'tis a brave soul that would sail a small ship into a force 10 gale....
    Dec 4, 2011. 05:06 PM | Likes Like |Link to Comment
  • Why The Central Bank Loans Will Not Stabilize The Eurozone [View article]
    Liquidity freezes occur as part of a price discovery mechanism - please have a look at the piece I just wrote on this site on this subject
    Dec 4, 2011. 04:52 PM | Likes Like |Link to Comment
  • Why The Central Bank Loans Will Not Stabilize The Eurozone [View article]
    There are more immediate problems that the central bank intervention has raised, and one of those is by ex-ante intervention to prevent a liquidity squeeze tipping the Eurobanking system into a default scenario, they have prevented the markets from price discovery of the true value of risk.

    This has introduced a new set of uncertainties surrounding their role.

    Are things so bad that they HAD to intervene? or is the market simply paranoid and they are preventing that paranoia from becoming a self-fulfilling prophecy?

    The markets have priced in a Greek default but not a bank default.

    That difference is anywhere upwards of a few hundred points on most stock exchanges.
    Dec 4, 2011. 04:50 PM | 3 Likes Like |Link to Comment
  • Ambrose Evans-Pritchard sums up the EU impasse with one word: Merkel. For now, while insisting on increased power to police the budgets of sinner states, she offers precious little in return. In the end, he writes, "we may just have to hunker down yet again and wait for Germany to blink at last, or detonate the fuse."  [View news story]
    While this is not what the market wants to hear, Merkel IMHO is trying to steer Germany and the EU along the more sustainable long run path of having a "proper" fiscal union in place to underpin the currency union and any measures for common debt financing and transfer payments amongst the states.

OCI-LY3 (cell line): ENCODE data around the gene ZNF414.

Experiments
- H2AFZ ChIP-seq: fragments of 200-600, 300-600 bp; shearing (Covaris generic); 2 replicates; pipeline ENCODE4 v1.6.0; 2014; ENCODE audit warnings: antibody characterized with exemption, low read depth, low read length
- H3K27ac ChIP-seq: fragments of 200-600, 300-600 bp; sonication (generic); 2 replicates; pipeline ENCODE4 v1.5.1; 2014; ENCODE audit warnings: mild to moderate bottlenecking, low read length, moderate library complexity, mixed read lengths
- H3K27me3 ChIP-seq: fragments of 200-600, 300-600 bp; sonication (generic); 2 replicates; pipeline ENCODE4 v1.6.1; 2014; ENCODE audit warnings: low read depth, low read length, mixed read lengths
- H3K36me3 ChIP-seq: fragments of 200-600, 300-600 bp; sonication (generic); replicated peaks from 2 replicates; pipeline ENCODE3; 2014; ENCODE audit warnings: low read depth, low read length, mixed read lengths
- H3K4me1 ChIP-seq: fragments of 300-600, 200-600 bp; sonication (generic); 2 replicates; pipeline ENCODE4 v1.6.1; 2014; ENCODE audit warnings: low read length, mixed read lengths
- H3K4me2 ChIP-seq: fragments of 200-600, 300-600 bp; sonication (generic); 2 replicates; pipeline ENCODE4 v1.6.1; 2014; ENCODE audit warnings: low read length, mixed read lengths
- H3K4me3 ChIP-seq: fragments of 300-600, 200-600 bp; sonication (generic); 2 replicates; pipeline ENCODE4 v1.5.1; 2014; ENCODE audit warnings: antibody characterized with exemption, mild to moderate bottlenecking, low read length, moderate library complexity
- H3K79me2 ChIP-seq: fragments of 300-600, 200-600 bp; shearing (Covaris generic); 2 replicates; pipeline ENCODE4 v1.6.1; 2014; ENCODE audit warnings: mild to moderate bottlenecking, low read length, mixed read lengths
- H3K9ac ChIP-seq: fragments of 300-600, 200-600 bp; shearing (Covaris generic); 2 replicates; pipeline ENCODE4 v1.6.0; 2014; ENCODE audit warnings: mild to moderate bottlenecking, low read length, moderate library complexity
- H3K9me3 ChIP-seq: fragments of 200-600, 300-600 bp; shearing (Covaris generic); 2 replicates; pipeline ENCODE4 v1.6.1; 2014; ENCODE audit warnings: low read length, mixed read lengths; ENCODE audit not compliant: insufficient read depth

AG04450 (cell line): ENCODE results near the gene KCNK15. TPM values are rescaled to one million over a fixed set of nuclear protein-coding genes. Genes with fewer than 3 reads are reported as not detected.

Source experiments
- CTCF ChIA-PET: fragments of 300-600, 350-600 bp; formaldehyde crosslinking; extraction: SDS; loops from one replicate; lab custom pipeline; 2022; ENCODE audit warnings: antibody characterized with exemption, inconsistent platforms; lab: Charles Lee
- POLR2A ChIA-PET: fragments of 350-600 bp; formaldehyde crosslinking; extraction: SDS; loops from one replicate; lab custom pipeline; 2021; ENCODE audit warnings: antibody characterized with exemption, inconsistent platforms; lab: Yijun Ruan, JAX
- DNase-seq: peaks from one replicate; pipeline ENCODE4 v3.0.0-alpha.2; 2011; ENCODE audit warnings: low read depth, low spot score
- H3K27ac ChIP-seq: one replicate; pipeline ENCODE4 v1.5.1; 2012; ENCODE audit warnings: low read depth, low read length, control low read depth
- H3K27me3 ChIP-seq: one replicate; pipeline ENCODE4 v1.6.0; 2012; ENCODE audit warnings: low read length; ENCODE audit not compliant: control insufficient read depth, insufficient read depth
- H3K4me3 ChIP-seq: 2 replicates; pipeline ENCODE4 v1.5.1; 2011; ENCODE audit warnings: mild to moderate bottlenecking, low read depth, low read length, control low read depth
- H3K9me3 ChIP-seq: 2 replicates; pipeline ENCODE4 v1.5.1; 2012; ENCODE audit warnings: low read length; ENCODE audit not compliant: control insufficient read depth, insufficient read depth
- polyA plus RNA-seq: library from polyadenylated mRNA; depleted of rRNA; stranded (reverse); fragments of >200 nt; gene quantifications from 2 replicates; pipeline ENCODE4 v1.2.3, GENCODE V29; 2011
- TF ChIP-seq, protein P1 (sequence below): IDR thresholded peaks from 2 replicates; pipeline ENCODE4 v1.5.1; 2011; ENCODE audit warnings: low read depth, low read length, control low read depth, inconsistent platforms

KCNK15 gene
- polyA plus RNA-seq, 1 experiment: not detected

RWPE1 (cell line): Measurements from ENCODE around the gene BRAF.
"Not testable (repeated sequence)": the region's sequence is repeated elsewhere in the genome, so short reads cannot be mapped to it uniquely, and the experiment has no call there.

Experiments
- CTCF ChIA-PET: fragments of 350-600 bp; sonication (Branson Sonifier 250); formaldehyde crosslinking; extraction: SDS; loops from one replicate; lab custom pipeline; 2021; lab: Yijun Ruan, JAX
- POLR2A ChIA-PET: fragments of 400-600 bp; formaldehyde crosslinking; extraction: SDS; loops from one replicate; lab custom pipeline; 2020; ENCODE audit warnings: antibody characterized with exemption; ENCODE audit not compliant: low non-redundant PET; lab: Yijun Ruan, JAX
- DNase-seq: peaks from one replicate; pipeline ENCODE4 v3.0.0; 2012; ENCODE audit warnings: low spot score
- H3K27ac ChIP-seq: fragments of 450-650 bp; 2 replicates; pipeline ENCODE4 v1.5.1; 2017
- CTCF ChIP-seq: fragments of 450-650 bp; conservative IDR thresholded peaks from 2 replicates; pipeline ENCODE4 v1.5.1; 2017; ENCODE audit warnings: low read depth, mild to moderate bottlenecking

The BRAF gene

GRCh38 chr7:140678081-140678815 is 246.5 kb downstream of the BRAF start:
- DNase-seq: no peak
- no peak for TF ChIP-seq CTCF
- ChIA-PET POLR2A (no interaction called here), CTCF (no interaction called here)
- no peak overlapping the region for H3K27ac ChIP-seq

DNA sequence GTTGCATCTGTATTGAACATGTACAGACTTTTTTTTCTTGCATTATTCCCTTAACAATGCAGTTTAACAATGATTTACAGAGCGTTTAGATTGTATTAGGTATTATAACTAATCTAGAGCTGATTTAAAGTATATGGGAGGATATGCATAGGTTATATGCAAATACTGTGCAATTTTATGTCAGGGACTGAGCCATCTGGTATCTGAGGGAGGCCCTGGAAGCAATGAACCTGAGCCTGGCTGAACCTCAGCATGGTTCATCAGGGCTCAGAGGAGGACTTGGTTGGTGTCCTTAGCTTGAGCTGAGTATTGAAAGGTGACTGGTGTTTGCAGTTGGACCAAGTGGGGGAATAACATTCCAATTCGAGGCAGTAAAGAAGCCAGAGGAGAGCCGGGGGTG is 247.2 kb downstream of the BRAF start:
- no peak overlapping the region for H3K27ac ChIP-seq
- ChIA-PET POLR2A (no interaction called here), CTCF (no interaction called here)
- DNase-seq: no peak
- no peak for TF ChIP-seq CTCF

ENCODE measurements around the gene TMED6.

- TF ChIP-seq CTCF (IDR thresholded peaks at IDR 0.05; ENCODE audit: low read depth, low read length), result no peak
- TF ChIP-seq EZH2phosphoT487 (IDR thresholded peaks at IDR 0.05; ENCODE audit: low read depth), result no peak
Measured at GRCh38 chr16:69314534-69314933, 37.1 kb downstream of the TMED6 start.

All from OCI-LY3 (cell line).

The nature of EU politics means she must first put out the simple message of "Nein!!" to quick fixes, but she has not ruled out eurobonds in the long term nor transfer payments.

    She is well aware the Germany did VERY well out of the EU of the 2000s and they, like the PIIGS have to pay just as much.
    Dec 4, 2011. 04:41 PM | 7 Likes Like |Link to Comment
  • The 'Fix' Is In [View article]
    Keynes called it the liquidity trap.

    Even when interest rates are very low - if investing prospects are poor and deteriorating, people will hold onto cash. With people holding cash and not investing, the economy is likely to continue to face poor prospects.

    Keynes' answer was more government spending. Part of the high government debt levels in 2008-9 were built up on the notion of Keynesian stimulus.

    Keynes never advocated "spend, spend, spend" - if governments cant get their spending back through higher taxes following the stimulus, the amount of proposed spending is inefficient.
    Nov 21, 2011. 07:45 AM | Likes Like |Link to Comment
COMMENTS STATS
243 Comments